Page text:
This particular type of fraud evidences the sophistication of fraudsters and the efforts they go to in taking advantage of opportunities and devising the modus operandi to achieve their objectives. The challenge for solicitors (as for professional practices and other businesses in general) is avoiding exposure to the fraudster altogether, or detecting situations where they are being engaged to facilitate some form of fraud, and responding appropriately.
The inventiveness of fraudsters means new forms of scam continue to be devised. For that reason, effective avoidance/detection starts with client and transaction vetting. As well as keeping up to date with risk alerts and other information on financial crime exposures, awareness of potential “red flags” is an essential risk control, as this case study illustrates:
A Stirling solicitor had been out of the office longer than planned and was pleased when his secretary reported that she had dealt with a number of issues in his absence, as well as setting up an appointment for him to see a new client. A Mr Dodge had called at the office while the solicitor was out, and his secretary had taken down some details.
Dodge is purchasing a two bedroom flat in a new development in Edinburgh. According to the secretary’s notes, Dodge, from Arbroath, has agreed a price with the seller, obtained a satisfactory valuation, and organised a loan. At £550,000, the purchase price is well above the price range of local properties the firm has dealt with over the past 18 months, but the transaction seems likely to be fairly straightforward.
Is there any evidence of dishonesty on Dodge’s part? Could the proposed purchase involve some sort of fraud or scam? Without knowing more about the transaction, it’s impossible to say. However, there are aspects which might justifiably put the solicitor on guard. Why, for instance, is Arbroath-based Dodge engaging solicitors in Stirling in connection with the purchase of property in Edinburgh? Does this make sense? There may be a perfectly legitimate explanation, but be alert to “red flags” which could be indicative of something else.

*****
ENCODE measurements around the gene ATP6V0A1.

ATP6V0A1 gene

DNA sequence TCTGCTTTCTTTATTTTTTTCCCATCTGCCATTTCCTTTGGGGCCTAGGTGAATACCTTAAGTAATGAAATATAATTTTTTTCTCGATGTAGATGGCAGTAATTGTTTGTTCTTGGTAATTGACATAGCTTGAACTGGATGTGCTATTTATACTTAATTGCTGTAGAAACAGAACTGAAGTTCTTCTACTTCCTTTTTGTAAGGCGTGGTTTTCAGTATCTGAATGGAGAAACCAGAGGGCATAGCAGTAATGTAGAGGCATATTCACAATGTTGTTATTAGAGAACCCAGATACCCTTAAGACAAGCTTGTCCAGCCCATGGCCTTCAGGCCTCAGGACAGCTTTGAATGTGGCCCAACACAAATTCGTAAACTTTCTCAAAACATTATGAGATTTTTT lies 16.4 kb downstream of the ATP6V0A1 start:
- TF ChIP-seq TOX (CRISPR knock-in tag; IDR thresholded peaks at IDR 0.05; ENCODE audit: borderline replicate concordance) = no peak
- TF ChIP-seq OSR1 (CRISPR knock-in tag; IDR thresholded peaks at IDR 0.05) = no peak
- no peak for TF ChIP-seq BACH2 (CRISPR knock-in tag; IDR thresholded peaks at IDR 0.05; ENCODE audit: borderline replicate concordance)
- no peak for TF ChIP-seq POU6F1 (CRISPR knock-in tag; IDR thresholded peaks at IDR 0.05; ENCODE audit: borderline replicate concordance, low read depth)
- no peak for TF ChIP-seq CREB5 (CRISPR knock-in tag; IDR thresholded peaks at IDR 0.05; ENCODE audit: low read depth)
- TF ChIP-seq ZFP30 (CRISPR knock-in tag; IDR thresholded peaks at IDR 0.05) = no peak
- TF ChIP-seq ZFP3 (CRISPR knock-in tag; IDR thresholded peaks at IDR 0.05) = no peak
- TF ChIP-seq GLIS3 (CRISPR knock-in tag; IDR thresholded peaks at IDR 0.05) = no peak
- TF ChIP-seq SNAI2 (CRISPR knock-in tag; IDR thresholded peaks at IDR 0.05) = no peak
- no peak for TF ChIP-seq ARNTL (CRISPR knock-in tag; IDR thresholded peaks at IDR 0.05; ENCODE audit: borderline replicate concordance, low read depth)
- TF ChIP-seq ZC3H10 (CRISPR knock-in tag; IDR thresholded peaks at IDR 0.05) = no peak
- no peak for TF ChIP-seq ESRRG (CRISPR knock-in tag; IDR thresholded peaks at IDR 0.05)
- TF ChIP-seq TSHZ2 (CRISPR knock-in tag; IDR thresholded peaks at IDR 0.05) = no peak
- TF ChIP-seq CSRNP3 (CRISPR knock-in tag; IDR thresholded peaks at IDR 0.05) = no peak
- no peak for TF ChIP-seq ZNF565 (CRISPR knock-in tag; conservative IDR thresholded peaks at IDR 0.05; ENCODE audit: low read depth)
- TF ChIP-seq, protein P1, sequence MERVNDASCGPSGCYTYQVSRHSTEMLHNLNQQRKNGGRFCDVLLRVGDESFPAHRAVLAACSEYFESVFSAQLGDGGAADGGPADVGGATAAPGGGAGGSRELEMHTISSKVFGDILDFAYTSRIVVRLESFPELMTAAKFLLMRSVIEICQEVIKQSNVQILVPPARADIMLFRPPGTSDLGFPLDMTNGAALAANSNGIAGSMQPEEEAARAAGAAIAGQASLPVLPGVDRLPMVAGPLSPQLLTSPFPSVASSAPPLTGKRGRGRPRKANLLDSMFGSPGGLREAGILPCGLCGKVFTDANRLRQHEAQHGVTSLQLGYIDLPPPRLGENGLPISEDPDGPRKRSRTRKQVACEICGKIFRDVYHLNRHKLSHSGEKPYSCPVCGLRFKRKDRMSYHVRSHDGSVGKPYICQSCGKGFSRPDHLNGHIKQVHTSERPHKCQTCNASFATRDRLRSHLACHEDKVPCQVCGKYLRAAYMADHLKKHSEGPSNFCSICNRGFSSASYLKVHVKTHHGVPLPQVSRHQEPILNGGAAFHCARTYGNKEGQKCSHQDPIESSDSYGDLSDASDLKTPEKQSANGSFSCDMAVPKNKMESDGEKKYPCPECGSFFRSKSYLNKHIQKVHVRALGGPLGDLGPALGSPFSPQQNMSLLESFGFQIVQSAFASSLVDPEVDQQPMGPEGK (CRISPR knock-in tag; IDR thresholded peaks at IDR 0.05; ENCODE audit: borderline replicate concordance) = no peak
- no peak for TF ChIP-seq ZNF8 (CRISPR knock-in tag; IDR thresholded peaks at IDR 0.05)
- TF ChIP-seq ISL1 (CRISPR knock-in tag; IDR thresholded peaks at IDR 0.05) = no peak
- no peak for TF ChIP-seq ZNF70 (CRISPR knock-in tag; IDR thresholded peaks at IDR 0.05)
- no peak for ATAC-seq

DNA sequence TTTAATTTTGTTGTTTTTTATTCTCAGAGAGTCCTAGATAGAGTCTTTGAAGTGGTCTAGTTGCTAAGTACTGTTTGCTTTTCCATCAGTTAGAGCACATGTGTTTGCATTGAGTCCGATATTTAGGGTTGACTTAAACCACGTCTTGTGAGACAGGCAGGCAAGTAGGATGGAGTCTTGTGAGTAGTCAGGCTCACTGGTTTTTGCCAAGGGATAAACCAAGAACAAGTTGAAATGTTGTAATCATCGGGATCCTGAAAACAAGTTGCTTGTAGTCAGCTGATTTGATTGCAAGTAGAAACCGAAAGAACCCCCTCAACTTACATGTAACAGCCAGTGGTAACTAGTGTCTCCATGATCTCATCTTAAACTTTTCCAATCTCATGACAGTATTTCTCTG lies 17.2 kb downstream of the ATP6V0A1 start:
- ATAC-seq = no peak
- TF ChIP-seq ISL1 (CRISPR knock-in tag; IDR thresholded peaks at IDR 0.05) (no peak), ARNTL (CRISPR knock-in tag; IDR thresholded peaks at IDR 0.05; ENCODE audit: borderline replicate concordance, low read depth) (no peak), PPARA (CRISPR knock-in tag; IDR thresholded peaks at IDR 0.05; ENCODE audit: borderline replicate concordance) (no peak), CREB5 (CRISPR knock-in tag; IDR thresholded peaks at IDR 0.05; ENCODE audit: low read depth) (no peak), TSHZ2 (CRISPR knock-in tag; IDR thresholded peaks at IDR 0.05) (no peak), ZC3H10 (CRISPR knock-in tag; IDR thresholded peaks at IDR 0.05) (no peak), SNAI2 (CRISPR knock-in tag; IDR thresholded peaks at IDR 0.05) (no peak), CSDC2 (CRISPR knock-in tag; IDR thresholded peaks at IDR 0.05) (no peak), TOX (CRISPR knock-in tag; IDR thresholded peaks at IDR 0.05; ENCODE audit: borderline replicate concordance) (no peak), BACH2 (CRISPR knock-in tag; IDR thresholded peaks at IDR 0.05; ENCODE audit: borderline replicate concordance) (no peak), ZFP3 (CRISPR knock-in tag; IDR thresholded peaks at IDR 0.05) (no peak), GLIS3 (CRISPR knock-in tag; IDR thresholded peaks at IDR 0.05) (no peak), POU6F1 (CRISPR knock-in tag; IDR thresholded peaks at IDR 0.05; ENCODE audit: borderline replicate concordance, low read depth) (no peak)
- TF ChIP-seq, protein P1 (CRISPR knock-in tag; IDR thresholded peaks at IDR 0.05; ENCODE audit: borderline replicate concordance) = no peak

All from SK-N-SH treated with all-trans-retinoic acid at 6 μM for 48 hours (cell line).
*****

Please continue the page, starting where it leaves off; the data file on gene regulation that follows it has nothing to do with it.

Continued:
No matter how busy you are:
- don’t lower your guard against exposure to frauds and scams;
- keep up to date with alerts;
- don’t cut corners and let yourself and your practice be viewed as a soft touch.
Alistair Sim and Marsh
Alistair Sim is a former solicitor in private practice, who works in the FinPro (Financial and Professional Risks) National Practice at Marsh, global leader in insurance broking and risk management. To contact Alistair, please email firstname.lastname@example.org The information contained in this article provides only a general overview of subjects covered, is not intended to be taken as advice regarding any individual situation and should not be relied upon as such. Insureds should consult their insurance and legal advisers regarding specific coverage issues. Marsh Ltd is authorised and regulated by the Financial Conduct Authority.
In this issue
- Respect revived
- Adoption: when should contact continue?
- Family values
- Designs on IP law
- Section 29 claims, time bar and service
- Sharing the rewards
- Reading for pleasure
- Opinion: Lauren Wood
- Book reviews
- President's column
- Making the big changeover
- People on the move
- Another leap forward
- LBTT: aligning payment and registration
- The (legal) people have spoken
- Powers of attorney: another angle
- Greatness begins with a pin badge
- Jackson: has it delivered?
- The test for causing alarm
- When do licensed premises "cease to be used"?
- Empowering communities
- Has clawback lost its tax bite?
- Scottish Solicitors Discipline Tribunal
- Property Law Committee Update
- Call it a comeback
- Refereeing the referendum
- Law reform roundup
- From the Brussels office
- What's next for SYLA?
- Mediation first
- When life begins at 60
- With growth there is risk? (2)
- Ask Ash
- Sustainable future: new ideas for the training contract
- Mentoring - why?
- Lender Exchange: what's it about?
- A bar removed